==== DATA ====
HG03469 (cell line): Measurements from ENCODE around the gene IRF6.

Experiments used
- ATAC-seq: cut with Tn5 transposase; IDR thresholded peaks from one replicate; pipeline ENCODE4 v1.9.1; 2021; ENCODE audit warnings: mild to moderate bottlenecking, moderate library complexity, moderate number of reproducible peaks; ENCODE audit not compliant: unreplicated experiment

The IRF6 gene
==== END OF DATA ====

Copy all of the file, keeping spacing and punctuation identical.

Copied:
HG03469 (cell line): Measurements from ENCODE around the gene IRF6.

Experiments used
- ATAC-seq: cut with Tn5 transposase; IDR thresholded peaks from one replicate; pipeline ENCODE4 v1.9.1; 2021; ENCODE audit warnings: mild to moderate bottlenecking, moderate library complexity, moderate number of reproducible peaks; ENCODE audit not compliant: unreplicated experiment

The IRF6 gene